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Watchdogs

Book Released: 21 Feb 2007
Posted 04 Apr 2007

Writer: Fred Van Lente
Artist: Brian Churilla
Letters: Scott O. Brown
Colors: Andy Walton
Publisher: Platinum Studios Comics


 4.50 out of 5 Stars

Reviewed by Adam McGovern

 


The virtues of vigilantism have been a central question in comics’ corner of pulp fiction at least since The Dark Knight Returns, and the issue has amped up in urgency during the shoot-first Bush era. But, while marketed with that theme at the forefront, Watchdogs is not really about the uneasy boundaries between black hats and white hats; it’s a parable of racial tension with refreshing shades of gray.

Sam and Geena Garrison are white yuppies who move into a crime-ridden Brooklyn neighborhood. The block’s been abandoned by the law after a spurious police shooting whose black victim has survived and taken costly revenge in court. Sam, whose social idealism is as unexamined as his vestiges of racial phobia are unexplored, falls in with a neighbor, Mark Buchanan, and starts a neighborhood-watch group with a difference, the Watchdogs. Their commando-like cleanup quickly turns out to be the white-supremacist militia Mark was really dreaming of, and the appalled but conflicted Sam gets in deeper trouble as his ill-considered impulses lead him on.

That Mark seems to be the only other white guy on the block and that Sam trusts him so quickly and completely should set off alarms with readers, but it doesn’t with Sam ’til it’s way too late. Mark, on the other hand, knows how to play black indignation and white liberal guilt, and exploits the newfound militancy of the police-shooting survivor, Malcolm Yoffe, while embroiling Sam as the fallguy for a sinister Oklahoma City-type bombing scheme. Eventually Sam must ally with the local gangbangers he and Mark had been targeting, in a relationship which tests everyone’s assumptions about each other.

The story unfolds along the churning arc of Sam’s superficial senses of comfort, umbrage,

Van Lente is one of the most idiosyncratic and insightful new voices in comics.


fervor and disillusionment; like the impressionable white doctor of The Last King of Scotland, it is Sam’s useful idiocy, more than his estranged comrade’s focused craziness, that propels the narrative and spurs its downward spiral. The plot is full of clever and shocking twists we don’t see coming because we’re watching everything unfold through Sam’s naïve and reactive point of view; a skillful literary device and a risky reader identification to invite in a story so short on sympathetic characters.

Writer Fred Van Lente has a good ear for both the nervous, martial trash talk of black gangstas and the closed-door racism of two-faced deep-north white professionals. Brian Churilla’s moody art captures the nocturnal struggles and murky motivations well, successfully conveying a sense of both charged tension and dead-end drabness. The writing avoids many traps, neither patronizing the gang members as social victims nor demonizing them as one-dimensional predators, and neither assuming the sincerity of the white execs and working stiffs’ good intentions nor congratulating itself on exposing their insensitivities. There are atrocities here but no monsters, just uncomfortably familiar humans.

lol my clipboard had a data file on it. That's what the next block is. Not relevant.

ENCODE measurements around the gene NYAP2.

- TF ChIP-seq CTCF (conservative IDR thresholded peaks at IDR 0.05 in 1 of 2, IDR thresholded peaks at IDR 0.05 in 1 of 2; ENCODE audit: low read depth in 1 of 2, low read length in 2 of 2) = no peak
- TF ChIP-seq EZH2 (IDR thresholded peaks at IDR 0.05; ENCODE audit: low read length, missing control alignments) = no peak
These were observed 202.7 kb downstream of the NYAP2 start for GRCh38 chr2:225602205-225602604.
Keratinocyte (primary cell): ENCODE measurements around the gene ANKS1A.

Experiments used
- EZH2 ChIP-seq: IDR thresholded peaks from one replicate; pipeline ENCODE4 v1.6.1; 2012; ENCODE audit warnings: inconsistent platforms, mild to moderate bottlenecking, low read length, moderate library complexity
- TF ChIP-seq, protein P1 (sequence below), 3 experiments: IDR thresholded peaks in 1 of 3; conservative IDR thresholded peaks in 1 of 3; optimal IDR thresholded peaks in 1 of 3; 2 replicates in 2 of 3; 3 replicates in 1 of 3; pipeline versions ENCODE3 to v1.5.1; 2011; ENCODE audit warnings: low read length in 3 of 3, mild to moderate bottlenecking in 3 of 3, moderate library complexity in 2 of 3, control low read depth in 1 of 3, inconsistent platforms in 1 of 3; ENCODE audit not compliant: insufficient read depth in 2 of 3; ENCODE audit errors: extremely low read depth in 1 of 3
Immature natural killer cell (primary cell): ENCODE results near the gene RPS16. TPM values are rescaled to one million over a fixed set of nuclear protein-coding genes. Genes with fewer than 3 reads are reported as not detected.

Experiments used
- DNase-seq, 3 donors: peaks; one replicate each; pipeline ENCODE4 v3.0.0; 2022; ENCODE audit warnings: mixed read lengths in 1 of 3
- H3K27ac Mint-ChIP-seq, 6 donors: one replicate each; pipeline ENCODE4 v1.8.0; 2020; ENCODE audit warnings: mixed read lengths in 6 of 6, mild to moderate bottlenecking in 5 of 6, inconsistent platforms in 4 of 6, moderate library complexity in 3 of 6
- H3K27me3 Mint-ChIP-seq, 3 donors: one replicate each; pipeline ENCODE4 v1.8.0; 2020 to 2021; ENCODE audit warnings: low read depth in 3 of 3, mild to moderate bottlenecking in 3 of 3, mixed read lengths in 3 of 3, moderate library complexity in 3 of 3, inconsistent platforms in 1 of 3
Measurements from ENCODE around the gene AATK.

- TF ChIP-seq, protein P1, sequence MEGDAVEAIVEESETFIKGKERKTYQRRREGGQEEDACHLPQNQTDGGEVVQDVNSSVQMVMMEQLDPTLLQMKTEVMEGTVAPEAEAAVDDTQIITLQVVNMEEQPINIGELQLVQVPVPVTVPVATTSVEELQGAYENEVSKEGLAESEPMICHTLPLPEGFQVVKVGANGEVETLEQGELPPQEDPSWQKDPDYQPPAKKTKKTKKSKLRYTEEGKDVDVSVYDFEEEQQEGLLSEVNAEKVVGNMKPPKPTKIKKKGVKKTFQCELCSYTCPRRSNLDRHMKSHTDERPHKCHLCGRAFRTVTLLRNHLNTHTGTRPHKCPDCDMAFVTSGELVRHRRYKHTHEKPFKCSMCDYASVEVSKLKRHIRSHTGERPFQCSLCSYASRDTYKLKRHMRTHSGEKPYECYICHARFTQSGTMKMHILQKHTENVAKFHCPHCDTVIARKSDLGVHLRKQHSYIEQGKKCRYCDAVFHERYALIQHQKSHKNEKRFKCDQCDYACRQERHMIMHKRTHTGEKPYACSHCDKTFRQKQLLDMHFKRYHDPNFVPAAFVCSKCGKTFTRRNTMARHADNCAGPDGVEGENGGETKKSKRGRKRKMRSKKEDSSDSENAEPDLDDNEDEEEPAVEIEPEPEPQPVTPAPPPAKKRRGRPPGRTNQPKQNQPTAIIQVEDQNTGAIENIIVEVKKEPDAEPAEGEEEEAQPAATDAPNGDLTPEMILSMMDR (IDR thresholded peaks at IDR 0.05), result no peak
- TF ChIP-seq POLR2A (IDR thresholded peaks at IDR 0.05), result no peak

The tightly paced plot ends up dispensing an almost divine measure of leniency and comeuppance to each character in the proportions they deserve — the one thing that works out in Watchdogs the way things don’t in real life. But both the damnations and the salvations are satisfyingly shown as the result of random chance and misfired self-interest, and the irony the creators serve it all up with illuminates society’s shortage of such neat endings and sane closure, rather than any shortcomings of fiction.

The world’s not perfect, and neither is this book. Van Lente rushes some of the set-ups (an understandable hazard in a thriller with so little space and

It has a clear-eyed, un-self-deceiving honesty.


so much to tell and say), and Churilla could work on clarity of action and differentiation of faces. But overall Watchdogs is further proof that Van Lente is one of the most idiosyncratic and insightful new voices in comics both mainstream and indie, and Churilla’s immediate, no-nonsense storytelling seems animated from the graffiti and chiseled from the pocked concrete he depicts, with great promise for imagined worlds to come.

I was reading Watchdogs simultaneous to some of Pulitzer-winning author Edward P. Jones’ Washington, D.C. stories, and the two made strangely compatible companions. Jones’ tales of optionless African-Americans in the capital of the free world and Van Lente and Churilla’s comic of big-city social tension belong to a class of racial narrative that might best be described as post-optimistic. The recent stories of Jones, while often set in the same period that produced aspirational classics like Lorraine Hansberry’s A Raisin in the Sun, are written from the vantage point of what really didn’t happen since. Jones’ characters were screwed before you started reading, and they’ll have no choice but to keep going forward after you’ve closed the book. Watchdogs also has no utopia around any of its shadowed corners or impassive towers, but it has a clear-eyed, un-self-deceiving honesty that might at least help someone find the way. And that may be enough to keep going forward on for now.

—CCdC—

 

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Cover image used without explicit permission in accordance with the "Fair Use" provision of US copyright law.

 

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